2017: Year of the Black Woman

Thembisa Mshaka Thembisa S. Mshaka is a business author. Chuck D of…
2017: Year of the Black Woman
Photo Credit: Laura Alston for Okayplayer

2017 continued to be the Year of the Black Woman, as creatives such as Dee Rees, Cardi B and more changed the rules and forced the world to see them true.

Yeah, we said it: 2017 was the Year of the Black Woman. It wasn’t a foregone conclusion that this would be the case, but if we’re honest with ourselves, we should’ve seen it coming from the moment Rep. Maxine Waters told the world her mission was the impeachment of Dotard Donald Trump—on the week of his inauguration.

Black women have been wielding their political, creative and societal power all year long, changing the rules and redirecting the national conversation on everything from body image to Buckingham Palace. Some reclaimed their time, using the ballot box to make their point, as recently as last week in the Alabama senate race. Others took back their very lives from toxic relationships. And still there were those who made headlines with their engagements and pregnancies, forcing the world to see them as the beauties they truly are.

Black women would not be denied.

2017 was the year where black women stared down erasure, assault, denigration and clapped back by saying, “No more.” So, here we go, y’all, in alphabetical order we salute the black women who made this year fierce, fun, and oh-so-fly—because there is no ranking all this phenomenal womanhood!

Cardi B Co-Signs Rapsody’s Genius And Style On Twitter

Source: Twitter

Cardi B: That Uncut Raw

When Oprah instructed us to live our best lives, she meant everybody. Cardi B is that ‘round-the-way-girl that bounces back when everyone else counts her out. The kind of girl whose success gets judged because they can’t figure it out. Here’s the open secret: Cardi B sets goals and works at them. Her stint on Love & Hip-Hop New York was a stone on her path to becoming a recording star.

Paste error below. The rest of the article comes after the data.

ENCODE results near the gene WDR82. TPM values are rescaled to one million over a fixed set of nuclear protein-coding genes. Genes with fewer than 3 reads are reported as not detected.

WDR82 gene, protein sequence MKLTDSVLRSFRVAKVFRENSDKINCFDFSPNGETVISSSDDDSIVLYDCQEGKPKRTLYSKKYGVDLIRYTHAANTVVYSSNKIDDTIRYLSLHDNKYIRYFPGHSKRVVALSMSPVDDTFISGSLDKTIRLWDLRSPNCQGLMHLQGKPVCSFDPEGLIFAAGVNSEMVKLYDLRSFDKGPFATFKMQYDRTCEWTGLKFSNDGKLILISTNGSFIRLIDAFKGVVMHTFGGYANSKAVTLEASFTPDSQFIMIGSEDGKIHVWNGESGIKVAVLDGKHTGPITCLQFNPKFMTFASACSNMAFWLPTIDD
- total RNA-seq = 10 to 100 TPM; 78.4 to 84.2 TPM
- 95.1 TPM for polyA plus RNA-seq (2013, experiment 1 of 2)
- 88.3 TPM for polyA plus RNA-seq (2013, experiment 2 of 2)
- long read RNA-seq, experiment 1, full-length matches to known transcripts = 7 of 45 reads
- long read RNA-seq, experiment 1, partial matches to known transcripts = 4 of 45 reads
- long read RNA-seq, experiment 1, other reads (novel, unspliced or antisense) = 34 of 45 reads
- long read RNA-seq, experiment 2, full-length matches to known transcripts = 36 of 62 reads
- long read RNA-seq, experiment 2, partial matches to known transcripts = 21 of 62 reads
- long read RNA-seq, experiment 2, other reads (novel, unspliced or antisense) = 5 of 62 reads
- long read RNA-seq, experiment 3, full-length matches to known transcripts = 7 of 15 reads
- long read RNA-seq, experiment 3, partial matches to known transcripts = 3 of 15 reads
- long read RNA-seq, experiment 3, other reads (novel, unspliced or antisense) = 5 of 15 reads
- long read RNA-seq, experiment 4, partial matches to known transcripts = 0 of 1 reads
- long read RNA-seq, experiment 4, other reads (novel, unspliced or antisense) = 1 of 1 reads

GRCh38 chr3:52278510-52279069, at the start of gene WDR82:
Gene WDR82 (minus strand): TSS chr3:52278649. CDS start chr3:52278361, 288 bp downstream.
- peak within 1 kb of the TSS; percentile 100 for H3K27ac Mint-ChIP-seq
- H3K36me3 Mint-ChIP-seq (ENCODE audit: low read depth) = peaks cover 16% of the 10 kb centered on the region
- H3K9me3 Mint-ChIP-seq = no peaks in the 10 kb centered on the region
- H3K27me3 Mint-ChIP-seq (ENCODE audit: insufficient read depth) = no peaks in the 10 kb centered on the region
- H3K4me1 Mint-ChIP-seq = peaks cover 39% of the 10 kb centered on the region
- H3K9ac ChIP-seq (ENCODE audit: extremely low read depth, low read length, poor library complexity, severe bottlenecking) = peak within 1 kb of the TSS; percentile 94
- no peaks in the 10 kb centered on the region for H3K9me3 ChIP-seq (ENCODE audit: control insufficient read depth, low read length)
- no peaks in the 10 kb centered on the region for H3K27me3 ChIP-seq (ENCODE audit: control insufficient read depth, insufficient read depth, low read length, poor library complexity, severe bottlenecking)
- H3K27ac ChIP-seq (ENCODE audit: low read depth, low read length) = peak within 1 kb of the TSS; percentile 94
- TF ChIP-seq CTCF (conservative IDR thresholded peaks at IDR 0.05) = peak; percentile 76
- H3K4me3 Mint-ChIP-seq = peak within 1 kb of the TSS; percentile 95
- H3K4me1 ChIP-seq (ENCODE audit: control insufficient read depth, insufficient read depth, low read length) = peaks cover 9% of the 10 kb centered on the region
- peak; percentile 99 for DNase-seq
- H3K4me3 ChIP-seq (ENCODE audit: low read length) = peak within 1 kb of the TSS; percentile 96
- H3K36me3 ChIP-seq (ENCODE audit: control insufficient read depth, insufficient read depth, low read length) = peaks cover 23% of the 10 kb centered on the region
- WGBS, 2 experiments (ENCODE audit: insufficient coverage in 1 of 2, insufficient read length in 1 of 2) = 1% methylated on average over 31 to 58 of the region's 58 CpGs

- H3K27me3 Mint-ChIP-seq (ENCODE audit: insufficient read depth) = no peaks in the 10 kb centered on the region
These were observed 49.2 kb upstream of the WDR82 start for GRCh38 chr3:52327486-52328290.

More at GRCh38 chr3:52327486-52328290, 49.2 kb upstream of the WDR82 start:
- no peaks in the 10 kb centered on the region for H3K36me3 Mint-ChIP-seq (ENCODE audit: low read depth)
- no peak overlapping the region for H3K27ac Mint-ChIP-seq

She wouldn’t take no for an answer, so she dropped two mixtapes. Her newfound fame was another stone, leading her to a sizeable contract with Atlantic Records. Within months after the release of “Bodak Yellow (Money Moves),” it was the first solo single to hit #1 on the Billboard Hot 100 from a woman hip-hop artist since Lauryn Hill did the same thing in 1998 with “Doo Wop (That Thing)”.

GRAMMY nominated and newly engaged to Offset of Migos fame, and still paying her mama’s bills — there is no time to chill for the belleza of the Bronx, Cardi B.

2017: Year of the Black Woman

Photo Credit: Julie Cunnah

Dee Rees & Tamar-kali: Soul Sisters

This writer-director and musician-composer tandem make a wonderful filmmaking team who, together, have created masterpieces on a shoestring budget (Pariah) and on a multi-million dollar Netflix budget (Mudbound). With the latter project up for two Golden Globes, including “Best Original Song,” Dee Rees and Tamar-kali are pushing the culture forward with each new project.

2017: Year of the Black Woman

Source: Twitter

Elaine Welteroth: Fearless Leader

At only 29-years-old, this Bay Area badass was named the youngest African American editor-in-chief in the history of Condé Nast. She has turned the page on what a young women’s magazine such as Teen Vogue can teach its readers. She took a huge risk publishing an informative article about anal sex for her core readership of 18-24-year-olds. And, of course, there was an outcry—but somebody had to do it, because guess what? Some girls are out there doing it and what better way to help them be safe than by educating them properly?

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